|Creating Choices for Women
At 14, Agnes Pareyio was forced to participate in “Emuratare,” a 5,000-year-old rite of passage for Maasai girls involving female genital mutilation (FGM). Forty years later, she is an outspoken leader in Kenya on women’s rights, where she works to create alternatives to FGM.
Pareyio began by walking from village to village to educate families on the dangers of FGM and urge them to spare their daughters. Today she runs two safe houses for girls trying to escape “the cut” and flee forced marriage. Both houses offer young women education, counseling, and a two-week alternative rite of passage designed to encourage them to make their own decisions.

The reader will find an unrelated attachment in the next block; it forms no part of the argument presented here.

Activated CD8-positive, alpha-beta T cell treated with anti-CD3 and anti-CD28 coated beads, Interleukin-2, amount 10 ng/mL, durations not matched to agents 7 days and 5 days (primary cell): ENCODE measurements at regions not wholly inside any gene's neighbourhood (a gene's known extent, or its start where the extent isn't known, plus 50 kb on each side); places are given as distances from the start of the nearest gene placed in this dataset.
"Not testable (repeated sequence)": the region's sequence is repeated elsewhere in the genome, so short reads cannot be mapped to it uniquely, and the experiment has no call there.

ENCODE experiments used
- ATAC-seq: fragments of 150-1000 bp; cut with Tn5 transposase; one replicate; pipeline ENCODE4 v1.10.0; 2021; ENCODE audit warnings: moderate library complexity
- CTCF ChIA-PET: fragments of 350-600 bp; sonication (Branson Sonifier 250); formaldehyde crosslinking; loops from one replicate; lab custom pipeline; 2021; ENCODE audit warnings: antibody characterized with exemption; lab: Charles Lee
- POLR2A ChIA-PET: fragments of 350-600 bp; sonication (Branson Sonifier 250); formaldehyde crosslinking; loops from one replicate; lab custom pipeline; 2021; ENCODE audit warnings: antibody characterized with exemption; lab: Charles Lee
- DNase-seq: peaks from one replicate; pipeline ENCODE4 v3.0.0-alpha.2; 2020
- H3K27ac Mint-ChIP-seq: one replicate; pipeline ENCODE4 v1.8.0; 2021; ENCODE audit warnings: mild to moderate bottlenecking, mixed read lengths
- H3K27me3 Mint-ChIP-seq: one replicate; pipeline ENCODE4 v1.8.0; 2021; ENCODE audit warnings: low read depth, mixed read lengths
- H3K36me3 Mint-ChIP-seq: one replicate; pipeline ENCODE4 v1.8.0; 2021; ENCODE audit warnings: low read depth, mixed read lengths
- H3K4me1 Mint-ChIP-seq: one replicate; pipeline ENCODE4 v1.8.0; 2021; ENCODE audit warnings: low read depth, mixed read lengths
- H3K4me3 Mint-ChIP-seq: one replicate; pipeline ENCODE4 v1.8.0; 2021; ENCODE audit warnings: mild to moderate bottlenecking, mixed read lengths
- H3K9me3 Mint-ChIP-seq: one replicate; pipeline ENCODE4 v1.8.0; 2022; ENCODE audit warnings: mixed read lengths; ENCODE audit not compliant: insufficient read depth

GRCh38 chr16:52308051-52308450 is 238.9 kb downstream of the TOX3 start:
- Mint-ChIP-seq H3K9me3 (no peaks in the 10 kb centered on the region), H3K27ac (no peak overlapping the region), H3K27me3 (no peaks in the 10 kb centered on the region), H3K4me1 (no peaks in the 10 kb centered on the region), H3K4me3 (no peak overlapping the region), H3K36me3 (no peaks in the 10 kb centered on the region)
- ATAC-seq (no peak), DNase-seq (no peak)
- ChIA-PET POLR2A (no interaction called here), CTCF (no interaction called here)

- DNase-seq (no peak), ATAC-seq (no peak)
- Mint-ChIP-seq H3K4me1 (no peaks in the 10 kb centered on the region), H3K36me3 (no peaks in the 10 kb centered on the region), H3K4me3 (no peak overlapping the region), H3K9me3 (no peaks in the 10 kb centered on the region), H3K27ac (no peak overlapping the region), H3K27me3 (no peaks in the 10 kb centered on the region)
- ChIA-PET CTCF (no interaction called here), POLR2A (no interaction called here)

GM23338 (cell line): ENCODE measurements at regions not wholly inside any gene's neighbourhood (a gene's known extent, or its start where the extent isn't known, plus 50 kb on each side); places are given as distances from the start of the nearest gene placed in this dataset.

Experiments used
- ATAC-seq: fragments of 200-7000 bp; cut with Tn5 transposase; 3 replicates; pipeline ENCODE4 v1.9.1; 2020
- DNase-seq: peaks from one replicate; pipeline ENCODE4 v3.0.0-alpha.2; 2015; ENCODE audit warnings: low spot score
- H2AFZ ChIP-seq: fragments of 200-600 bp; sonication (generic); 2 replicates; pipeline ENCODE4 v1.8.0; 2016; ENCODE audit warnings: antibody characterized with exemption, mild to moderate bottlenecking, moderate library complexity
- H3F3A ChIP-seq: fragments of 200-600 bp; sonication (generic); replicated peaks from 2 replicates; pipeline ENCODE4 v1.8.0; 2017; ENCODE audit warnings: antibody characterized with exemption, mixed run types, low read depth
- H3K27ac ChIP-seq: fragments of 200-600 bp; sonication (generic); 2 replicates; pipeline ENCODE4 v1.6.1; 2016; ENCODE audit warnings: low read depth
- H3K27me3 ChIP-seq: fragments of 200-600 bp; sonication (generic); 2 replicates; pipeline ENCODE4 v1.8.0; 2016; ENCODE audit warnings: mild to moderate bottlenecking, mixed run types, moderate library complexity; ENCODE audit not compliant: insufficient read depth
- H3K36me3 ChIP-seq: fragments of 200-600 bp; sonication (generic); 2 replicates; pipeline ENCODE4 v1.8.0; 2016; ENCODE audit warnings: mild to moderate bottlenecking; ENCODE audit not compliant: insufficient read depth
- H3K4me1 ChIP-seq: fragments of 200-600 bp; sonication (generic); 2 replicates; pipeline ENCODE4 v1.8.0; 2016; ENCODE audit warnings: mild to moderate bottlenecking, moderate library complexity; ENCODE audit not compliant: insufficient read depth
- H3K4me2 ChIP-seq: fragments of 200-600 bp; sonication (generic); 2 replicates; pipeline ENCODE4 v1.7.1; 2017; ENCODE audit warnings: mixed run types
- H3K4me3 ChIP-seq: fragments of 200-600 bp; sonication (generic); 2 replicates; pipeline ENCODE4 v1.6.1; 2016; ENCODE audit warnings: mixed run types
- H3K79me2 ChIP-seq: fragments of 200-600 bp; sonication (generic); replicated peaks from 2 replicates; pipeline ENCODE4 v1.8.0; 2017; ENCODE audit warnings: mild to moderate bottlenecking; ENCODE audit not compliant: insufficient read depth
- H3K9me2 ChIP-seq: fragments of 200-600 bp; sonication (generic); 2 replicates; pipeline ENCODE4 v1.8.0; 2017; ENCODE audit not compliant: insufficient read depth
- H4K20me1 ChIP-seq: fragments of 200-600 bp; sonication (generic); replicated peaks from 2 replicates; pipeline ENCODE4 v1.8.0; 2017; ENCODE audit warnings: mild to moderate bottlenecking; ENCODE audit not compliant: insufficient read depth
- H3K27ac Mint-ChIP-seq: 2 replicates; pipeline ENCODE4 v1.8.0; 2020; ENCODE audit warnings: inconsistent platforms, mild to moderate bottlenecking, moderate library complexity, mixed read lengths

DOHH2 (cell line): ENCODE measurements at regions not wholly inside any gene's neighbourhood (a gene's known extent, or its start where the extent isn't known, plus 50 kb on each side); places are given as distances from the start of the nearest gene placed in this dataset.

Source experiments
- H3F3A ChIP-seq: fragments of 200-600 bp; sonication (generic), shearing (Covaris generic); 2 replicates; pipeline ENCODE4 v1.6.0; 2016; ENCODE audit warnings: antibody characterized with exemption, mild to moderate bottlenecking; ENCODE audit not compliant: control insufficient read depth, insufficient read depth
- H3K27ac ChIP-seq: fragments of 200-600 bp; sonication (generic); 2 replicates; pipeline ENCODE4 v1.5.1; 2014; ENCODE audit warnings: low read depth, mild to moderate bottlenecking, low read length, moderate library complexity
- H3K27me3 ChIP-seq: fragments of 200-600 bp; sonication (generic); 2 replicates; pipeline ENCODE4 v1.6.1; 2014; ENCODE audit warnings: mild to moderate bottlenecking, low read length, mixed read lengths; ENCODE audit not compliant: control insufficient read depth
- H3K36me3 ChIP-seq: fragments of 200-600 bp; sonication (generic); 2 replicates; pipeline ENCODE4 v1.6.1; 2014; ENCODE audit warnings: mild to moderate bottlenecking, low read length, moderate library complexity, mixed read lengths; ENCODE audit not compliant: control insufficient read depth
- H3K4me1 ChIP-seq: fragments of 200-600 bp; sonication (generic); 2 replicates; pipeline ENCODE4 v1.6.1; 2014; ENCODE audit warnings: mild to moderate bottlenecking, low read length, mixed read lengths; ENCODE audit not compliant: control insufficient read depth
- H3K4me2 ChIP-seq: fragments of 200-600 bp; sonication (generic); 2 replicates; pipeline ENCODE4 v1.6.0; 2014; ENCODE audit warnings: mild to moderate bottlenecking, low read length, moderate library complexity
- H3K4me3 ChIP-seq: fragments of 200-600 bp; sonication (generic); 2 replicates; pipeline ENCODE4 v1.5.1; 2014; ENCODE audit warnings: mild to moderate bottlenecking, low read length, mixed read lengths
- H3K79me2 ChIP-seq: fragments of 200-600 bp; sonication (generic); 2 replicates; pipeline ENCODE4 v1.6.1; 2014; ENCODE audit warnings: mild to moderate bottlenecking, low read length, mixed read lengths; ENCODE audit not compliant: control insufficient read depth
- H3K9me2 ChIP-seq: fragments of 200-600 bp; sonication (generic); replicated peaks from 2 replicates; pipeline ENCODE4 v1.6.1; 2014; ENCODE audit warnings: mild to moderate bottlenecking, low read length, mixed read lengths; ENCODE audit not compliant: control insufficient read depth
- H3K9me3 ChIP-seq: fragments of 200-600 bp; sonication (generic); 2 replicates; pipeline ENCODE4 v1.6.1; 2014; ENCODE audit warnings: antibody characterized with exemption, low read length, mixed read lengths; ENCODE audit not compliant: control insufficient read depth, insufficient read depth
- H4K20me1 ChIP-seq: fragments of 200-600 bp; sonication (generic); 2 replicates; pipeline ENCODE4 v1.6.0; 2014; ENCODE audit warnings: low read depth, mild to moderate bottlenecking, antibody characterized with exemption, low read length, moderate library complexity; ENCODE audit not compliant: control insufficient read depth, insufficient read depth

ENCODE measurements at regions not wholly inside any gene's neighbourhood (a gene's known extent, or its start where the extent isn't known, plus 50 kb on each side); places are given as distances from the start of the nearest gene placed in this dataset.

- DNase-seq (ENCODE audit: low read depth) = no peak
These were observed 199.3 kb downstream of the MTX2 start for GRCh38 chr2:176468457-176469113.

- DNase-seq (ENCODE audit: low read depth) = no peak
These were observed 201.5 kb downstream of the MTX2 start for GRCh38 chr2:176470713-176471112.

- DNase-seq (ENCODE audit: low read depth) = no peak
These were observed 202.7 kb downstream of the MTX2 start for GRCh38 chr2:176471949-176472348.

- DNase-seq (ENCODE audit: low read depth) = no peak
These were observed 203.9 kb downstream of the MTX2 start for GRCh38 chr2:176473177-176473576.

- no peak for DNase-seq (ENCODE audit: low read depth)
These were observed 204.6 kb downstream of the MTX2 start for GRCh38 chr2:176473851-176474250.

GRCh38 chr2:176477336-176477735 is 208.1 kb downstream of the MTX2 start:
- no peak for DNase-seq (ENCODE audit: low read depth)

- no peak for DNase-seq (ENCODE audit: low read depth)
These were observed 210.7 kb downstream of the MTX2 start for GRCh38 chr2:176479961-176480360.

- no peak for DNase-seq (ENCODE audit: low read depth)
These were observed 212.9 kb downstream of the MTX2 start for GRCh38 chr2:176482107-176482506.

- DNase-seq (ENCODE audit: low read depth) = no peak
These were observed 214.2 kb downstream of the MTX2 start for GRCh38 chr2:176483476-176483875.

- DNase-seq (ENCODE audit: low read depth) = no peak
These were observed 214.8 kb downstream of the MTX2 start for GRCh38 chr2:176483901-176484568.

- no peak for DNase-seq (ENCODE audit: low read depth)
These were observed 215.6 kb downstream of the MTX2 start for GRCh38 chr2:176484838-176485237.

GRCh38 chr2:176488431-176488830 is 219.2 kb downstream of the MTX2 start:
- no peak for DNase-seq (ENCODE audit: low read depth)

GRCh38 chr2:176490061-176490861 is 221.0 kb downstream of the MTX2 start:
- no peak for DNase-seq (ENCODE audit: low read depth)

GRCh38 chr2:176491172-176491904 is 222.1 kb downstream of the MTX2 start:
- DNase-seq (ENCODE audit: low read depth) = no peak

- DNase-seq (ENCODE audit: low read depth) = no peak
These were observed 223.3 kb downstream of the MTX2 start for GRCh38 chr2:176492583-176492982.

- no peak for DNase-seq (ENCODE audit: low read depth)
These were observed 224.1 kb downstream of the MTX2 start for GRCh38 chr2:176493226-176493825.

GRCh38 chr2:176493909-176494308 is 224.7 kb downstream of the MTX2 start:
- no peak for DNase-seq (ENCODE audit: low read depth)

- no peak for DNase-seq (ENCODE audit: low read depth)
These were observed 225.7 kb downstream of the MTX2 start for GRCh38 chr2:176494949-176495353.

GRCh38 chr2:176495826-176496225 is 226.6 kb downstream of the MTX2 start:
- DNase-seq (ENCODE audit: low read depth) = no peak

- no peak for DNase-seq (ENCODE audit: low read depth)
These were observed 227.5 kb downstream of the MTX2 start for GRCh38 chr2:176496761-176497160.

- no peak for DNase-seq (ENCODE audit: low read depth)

An estimated 2 million girls worldwide experience FGM. Pareyio’s work to end this practice has won recognition from the United Nations and support from Eve Ensler’s organization, V-Day.
Honoring Maasai culture, creating alternatives for girls
|Heather Purser wrote this article as part of The New Economy, the Summer 2009 issue of YES! Magazine. Heather is editorial intern at YES!Magazine.|